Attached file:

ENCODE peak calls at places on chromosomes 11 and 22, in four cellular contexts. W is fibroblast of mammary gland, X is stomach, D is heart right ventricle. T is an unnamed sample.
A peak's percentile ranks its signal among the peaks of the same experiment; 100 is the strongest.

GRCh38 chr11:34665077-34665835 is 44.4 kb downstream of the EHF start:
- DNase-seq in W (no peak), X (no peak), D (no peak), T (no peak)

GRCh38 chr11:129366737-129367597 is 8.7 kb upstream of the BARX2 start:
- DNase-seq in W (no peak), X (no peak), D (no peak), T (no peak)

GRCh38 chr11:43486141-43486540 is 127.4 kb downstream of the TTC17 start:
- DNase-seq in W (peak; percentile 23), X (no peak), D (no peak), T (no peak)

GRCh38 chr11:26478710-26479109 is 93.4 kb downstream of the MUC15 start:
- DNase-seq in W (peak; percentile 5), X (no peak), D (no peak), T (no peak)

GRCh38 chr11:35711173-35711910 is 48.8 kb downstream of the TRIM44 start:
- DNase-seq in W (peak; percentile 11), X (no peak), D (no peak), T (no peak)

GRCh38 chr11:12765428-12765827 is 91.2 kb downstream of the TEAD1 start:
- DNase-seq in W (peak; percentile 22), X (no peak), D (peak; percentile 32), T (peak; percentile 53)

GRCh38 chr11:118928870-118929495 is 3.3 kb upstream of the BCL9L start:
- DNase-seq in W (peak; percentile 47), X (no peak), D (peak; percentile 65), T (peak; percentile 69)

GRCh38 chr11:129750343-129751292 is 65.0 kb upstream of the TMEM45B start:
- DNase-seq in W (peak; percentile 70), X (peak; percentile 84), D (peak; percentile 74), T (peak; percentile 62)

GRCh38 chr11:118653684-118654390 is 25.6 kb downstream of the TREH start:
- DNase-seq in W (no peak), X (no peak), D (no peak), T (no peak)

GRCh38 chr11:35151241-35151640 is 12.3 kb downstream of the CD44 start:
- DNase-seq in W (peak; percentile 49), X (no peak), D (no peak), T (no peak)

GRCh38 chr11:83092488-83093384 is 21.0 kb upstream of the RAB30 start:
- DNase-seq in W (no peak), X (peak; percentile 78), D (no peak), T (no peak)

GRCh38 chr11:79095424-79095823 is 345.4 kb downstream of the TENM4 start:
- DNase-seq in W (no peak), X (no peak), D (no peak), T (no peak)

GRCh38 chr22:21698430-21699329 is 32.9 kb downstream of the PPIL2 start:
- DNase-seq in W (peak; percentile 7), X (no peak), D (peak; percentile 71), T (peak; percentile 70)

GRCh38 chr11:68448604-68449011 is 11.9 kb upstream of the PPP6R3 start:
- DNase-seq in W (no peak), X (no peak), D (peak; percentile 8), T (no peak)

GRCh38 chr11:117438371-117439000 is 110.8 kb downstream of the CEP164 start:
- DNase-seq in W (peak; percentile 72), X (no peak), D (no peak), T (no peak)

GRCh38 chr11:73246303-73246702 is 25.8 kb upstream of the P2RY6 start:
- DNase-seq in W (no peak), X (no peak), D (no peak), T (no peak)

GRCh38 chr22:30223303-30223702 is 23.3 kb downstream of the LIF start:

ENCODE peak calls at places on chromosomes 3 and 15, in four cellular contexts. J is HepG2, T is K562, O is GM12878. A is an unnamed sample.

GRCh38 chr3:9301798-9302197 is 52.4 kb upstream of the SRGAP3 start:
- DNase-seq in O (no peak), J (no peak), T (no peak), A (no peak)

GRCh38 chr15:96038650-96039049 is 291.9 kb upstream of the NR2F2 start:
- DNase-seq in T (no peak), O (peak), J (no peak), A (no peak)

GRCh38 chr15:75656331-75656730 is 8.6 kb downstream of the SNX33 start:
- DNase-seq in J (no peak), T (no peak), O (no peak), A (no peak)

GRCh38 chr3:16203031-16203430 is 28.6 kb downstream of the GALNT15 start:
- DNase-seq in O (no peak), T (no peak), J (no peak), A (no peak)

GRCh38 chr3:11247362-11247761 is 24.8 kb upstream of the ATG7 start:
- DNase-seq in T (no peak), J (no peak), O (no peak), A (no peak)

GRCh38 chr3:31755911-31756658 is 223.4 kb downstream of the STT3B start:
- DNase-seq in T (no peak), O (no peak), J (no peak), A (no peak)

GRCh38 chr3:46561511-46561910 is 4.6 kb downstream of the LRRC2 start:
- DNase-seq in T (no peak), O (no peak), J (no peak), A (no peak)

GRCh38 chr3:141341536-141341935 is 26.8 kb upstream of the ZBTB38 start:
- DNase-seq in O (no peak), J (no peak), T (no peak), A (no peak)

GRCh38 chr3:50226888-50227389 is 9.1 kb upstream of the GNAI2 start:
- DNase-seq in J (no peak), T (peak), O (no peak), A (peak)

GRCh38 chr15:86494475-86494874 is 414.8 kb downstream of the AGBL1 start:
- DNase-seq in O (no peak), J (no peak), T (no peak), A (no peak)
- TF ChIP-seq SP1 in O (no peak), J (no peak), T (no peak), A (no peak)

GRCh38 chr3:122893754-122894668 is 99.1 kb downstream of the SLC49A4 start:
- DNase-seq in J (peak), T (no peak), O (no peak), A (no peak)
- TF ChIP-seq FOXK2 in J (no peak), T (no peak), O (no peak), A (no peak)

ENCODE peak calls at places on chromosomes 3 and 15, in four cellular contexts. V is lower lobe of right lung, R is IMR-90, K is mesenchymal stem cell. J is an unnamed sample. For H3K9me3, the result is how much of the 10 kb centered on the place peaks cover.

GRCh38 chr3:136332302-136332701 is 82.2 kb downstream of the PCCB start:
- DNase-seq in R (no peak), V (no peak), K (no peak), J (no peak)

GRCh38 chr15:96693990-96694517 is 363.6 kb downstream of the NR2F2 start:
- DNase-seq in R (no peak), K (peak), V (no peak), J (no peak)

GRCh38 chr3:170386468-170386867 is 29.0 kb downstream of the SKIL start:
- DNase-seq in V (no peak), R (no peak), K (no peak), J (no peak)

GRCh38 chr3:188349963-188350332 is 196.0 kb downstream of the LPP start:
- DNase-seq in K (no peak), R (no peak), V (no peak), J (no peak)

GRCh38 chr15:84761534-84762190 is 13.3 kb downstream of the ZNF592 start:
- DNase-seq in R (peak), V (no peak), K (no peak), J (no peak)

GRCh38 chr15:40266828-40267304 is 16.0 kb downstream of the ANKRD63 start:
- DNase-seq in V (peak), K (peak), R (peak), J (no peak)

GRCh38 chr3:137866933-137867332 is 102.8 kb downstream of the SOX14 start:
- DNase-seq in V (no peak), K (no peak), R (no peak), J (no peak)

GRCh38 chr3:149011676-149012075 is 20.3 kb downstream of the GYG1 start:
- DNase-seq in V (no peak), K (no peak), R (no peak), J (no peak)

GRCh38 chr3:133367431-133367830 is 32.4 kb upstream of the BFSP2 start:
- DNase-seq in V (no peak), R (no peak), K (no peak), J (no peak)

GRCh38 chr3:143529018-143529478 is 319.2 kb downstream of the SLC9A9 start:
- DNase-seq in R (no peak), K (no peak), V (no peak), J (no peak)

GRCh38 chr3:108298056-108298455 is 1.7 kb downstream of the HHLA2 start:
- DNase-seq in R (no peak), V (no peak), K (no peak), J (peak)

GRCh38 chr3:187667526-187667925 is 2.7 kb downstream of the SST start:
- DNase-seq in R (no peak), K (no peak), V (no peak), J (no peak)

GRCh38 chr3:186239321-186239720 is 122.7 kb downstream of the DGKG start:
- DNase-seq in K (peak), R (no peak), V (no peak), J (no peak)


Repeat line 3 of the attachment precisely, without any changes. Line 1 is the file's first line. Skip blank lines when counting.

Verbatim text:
GRCh38 chr11:34665077-34665835 is 44.4 kb downstream of the EHF start: